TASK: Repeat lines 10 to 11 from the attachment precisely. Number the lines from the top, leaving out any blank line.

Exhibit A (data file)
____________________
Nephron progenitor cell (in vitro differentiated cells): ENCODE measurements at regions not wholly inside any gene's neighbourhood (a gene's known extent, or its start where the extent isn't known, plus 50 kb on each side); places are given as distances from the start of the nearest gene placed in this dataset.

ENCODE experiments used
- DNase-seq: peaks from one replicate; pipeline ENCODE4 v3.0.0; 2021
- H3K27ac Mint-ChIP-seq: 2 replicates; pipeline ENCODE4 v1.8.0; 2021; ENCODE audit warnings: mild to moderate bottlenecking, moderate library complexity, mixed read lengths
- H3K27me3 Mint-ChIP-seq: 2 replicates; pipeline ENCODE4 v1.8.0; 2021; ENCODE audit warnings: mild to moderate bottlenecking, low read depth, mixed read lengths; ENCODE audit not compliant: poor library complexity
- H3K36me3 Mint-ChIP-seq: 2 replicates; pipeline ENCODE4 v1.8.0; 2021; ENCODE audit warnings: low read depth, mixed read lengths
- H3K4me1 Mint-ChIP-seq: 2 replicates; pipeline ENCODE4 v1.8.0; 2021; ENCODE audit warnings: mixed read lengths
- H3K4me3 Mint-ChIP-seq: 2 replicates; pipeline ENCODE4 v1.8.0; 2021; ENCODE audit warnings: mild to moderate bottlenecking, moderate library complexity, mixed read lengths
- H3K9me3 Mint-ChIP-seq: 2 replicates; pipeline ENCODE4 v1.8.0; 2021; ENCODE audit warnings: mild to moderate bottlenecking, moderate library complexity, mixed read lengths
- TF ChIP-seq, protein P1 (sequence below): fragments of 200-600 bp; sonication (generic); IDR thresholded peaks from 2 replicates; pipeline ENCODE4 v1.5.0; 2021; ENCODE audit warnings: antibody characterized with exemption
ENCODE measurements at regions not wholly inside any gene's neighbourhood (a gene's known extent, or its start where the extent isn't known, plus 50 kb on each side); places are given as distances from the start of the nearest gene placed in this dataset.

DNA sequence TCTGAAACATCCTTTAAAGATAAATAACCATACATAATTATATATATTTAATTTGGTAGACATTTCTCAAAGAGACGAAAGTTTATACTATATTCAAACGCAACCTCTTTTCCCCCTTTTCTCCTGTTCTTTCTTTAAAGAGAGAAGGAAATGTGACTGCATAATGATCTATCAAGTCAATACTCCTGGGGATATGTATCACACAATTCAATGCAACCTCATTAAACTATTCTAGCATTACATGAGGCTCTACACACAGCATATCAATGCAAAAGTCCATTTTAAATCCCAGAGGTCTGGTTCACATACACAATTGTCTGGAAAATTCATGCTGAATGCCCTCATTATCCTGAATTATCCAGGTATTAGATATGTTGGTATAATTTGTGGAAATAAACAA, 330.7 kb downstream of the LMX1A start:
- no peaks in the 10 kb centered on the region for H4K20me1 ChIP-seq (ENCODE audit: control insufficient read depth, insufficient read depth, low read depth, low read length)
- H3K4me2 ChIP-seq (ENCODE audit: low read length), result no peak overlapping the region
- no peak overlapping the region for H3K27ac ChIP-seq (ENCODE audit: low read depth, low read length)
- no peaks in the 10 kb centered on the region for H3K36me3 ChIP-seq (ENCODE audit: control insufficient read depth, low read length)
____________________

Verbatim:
- TF ChIP-seq, protein P1 (sequence below): fragments of 200-600 bp; sonication (generic); IDR thresholded peaks from 2 replicates; pipeline ENCODE4 v1.5.0; 2021; ENCODE audit warnings: antibody characterized with exemption
ENCODE measurements at regions not wholly inside any gene's neighbourhood (a gene's known extent, or its start where the extent isn't known, plus 50 kb on each side); places are given as distances from the start of the nearest gene placed in this dataset.